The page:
Figure 4-28 shows the LTOA FE for rounds one and two for each mixture type.





































Alabama Limestone FL Brooksville Nova Scotia Granite
Limestone

Aggregate Type


FL Tarmac
Limestone


Figure 4-27 Fracture energy for unconditioned specimens



7.0

0 Round 1
6.0
F Round 2

5.0


4.0


3.0


S2.0


1.0


0.0
Alabama Limestone FL Brooksville Nova Scotia Granite FL Tarmac
Limestone Limestone

Aggregate Type



Figure 4-28 Fracture energy for long-term oven aged specimens









Figure 4-27 shows that the FE decreased significantly for the Nova Scotia granite

and Florida Tarmac limestone unconditioned mixtures from round one to round two. It

should be noted that these two mixtures had significant decreases in VMA from rounds

one to two. There was a slight, if not insignificant, decrease in FE for the Alabama

limestone and Florida Brooksville limestone unconditioned mixtures. The implication is

that the addition of coarse aggregate at round two had a negative effect on the FE of the

mixtures examined in this study.

With respect to the LTOA specimens, Figure 4-28 shows that the results were

mixed between rounds one and two. FE decreased for the Florida Brooksville limestone

mixture and Nova Scotia granite mixture and increased for the Alabama limestone and

Florida Tarmac limestone mixture. This is the same trend as occurred for the energy

ratios and DCSE of the LTOA specimens.

4.4.4 Cracking Summary

The energy ratio, dissipated creep strain energy and fracture energy test results

from the Superpave IDT test indicate that the addition of coarse aggregate, resulting in a

more continuous gradation and reduction in VMA, had an overall negative effect on the

cracking performance when examining the unconditioned specimens. Only the energy

ratio for the Florida Brooksville limestone mixture showed an increase from round one to

round two.

Results were mixed and not conclusive for the LTOA specimens. However, the

highly absorptive Florida limestone mixtures showed significant increases in energy ratio

for the LTOA specimens compared to the unconditioned specimens. This trend was not

evident for the Alabama limestone and Nova Scotia granite mixtures.










4.5 Moisture Damage

Moisture damage was evaluated using the standard Department test procedure (FM

1-T 283) and by using the Superpave IDT tests on moisture conditioned specimens.

From the suite of Superpave IDT tests, the energy ratio was calculated for both the

unconditioned and conditioned specimens. Test results are shown in Table 4-9. Each

parameter will be discussed separately below.

Table 4-9 Moisture damage test results
FL Brooksville FL Tarmac
Alabama limestone FL Nova Scotia granite
Test Method and Condition Alabama limestone limestone Nova Scotia grate limestone
Round 1 Round2 Round 1 Round2 Round 1 Round2 Round 1 Round2
S Unconditioned 989 941 1026 1208 785 843 855 1025
FM 1-T 283 Tensile
S engt a Moisture Conditioned 764 840 596 698 647 697 699 791
Ratio 77 89 58 58 83 83 82 77

Unconditioned 3.36 3.18 2.08 2.53 3.69 1.31 2.64 1.62
Energy Ratio Moisture Conditioned 2.87 2.66 1.87 0.97 0.44 1.08 2.61 1.50
Ratio 85 84 90 38 12 82 99 93

4.5.1 Conventional FM 1-T 283 Test Results

Examination of the data in Table 4-9 does not indicate any trends with respect to

tensile strength ratio (TSR). The Alabama limestone mixture had a twelve percent

increase in TSR. The Florida Brooksville limestone and Nova Scotia granite mixtures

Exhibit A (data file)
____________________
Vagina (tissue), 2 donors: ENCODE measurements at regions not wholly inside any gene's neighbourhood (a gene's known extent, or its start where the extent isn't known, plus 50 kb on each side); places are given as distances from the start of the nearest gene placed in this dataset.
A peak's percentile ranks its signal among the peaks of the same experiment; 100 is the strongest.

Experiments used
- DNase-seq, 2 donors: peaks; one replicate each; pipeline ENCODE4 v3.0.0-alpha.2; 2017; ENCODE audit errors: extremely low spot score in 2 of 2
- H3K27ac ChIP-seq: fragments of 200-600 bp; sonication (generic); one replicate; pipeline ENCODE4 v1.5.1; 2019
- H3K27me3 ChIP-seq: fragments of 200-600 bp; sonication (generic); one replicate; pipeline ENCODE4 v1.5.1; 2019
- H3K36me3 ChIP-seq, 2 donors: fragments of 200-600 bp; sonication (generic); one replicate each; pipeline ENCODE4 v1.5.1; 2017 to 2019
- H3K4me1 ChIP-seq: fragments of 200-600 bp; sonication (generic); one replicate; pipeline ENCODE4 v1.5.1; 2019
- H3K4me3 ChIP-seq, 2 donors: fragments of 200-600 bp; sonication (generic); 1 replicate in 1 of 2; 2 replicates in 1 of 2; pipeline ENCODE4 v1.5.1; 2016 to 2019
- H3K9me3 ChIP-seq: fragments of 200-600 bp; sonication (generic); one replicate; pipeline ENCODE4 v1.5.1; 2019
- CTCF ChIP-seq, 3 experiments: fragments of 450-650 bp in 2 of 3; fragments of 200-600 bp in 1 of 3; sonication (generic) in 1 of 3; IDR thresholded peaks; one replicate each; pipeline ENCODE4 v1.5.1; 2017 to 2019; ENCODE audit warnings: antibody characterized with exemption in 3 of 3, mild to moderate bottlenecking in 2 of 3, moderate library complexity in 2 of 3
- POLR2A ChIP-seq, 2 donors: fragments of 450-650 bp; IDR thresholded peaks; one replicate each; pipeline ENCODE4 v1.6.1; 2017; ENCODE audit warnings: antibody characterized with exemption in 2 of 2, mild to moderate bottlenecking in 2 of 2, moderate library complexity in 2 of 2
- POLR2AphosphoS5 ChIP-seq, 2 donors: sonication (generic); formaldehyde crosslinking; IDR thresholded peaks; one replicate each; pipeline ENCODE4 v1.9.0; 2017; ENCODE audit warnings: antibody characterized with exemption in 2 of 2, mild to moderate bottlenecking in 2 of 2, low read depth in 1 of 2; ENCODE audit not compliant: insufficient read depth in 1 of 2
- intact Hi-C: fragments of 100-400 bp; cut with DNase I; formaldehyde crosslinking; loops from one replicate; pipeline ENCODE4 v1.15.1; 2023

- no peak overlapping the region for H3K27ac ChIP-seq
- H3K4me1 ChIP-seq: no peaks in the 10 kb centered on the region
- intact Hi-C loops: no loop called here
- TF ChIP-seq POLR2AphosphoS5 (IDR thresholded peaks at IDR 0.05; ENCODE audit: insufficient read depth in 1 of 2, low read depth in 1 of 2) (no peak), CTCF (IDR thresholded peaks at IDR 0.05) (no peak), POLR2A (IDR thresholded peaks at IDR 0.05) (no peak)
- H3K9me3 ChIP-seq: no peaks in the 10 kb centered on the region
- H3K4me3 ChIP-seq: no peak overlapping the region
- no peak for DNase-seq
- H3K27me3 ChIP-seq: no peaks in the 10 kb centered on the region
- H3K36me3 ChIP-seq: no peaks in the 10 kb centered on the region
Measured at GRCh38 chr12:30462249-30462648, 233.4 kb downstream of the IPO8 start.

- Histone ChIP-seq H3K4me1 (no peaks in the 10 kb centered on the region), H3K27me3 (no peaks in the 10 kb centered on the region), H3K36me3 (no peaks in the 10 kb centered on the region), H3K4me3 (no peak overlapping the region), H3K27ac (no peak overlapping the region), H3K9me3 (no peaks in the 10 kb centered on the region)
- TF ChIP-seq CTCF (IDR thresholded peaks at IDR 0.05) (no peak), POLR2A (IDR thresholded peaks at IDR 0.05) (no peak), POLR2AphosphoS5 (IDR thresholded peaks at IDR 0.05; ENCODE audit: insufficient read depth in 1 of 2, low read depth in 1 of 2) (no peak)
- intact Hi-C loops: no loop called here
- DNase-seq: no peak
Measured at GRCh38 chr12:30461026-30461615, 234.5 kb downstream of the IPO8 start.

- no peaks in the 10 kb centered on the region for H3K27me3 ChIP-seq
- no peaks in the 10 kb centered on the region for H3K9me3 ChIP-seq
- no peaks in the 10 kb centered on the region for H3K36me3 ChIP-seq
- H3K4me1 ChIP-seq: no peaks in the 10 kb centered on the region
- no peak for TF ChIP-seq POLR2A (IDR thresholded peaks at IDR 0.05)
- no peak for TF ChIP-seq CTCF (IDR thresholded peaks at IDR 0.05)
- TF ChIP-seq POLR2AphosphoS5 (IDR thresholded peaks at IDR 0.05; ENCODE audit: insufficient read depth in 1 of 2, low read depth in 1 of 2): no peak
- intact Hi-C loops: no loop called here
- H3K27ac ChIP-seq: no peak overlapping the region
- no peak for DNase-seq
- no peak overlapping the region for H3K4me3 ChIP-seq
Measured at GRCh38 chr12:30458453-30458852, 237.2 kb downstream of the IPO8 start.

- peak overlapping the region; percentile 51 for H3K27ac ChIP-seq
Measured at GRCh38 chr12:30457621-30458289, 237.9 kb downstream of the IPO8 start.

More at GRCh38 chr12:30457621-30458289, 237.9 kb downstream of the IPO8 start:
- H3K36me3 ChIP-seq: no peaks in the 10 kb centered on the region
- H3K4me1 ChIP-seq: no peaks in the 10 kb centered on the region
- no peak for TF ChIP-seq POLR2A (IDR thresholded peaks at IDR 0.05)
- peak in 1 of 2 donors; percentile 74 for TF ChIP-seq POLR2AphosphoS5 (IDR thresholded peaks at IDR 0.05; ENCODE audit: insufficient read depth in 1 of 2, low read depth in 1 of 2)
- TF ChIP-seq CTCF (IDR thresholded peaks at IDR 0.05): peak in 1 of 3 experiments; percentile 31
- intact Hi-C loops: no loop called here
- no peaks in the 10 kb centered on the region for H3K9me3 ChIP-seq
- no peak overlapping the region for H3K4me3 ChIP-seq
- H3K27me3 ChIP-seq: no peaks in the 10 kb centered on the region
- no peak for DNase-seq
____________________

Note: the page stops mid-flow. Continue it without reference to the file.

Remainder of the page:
showed no change in TSR and the Florida Tarmac limestone mixture showed a mild five

percent reduction in TSR. However, with respect to the tensile strengths, every mixture

had an increase in unconditioned and conditioned tensile strengths from round one to

round two except for the Alabama limestone unconditioned mixture, which had a mild

reduction in unconditioned tensile strength (7 psi) from round one to round two.

4.5.2 Superpave IDT Test Results (Energy Ratio)

Examination of the data in Table 4-9 reveals a different outcome than the FM 1-T

283 test results. Only the Nova Scotia granite conditioned results showed an increase in










energy ratio from round one to round two. The other three comparisons showed a

decrease in energy ratio from round one to round two.

4.5.3 Moisture Damage Summary

Moisture damage test results were dependent on the test method used. The

standard Department test method, FM 1-T 283, revealed that tensile strengths increased

for unconditioned and conditioned specimens from round one to round two. Superpave

IDT test results showed that for three of four comparisons, the energy ratio decreased

from round one to round two.

4.6 Permeability

The permeability values for rounds one and two of each mixture type are presented

in Table 4-10. Permeability values were essentially the same between rounds one and

two. The addition of coarse aggregate in round two did not affect the permeability of the

mixture. Perhaps there was an offsetting effect between adding more coarse aggregate,

which would increase the permeability of the mixture, and the more continuous gradation

which being closer to the maximum density line, would tend to decrease permeability.

Table 4-10 Permeability test data
Permeability (x 10-5 cm/s)
FL Brooksville FL Tarmac
Specimen Number Alabama limestone Nova Scotia granite
limestone limestone
Round 1 Round 2 Round 1 Round 2 Round 1 Round 2 Round 1 Round 2
Specimen 1 41 15 13 15 6 14 39 121
Specimen 2 24 9 16 17 9 13 64 16
Specimen 3 13 49 28 27 13 9 69 24
Specimen 4 n/a 31 n/a n/a n/a n/a 37 n/a
Average 26 26 19 20 10 12 52 54














CHAPTER 5
CONCLUSIONS AND RECOMMENDATIONS

5.1 Conclusions

* Rutting potential, as measured by the Asphalt Pavement Analyzer (APA), showed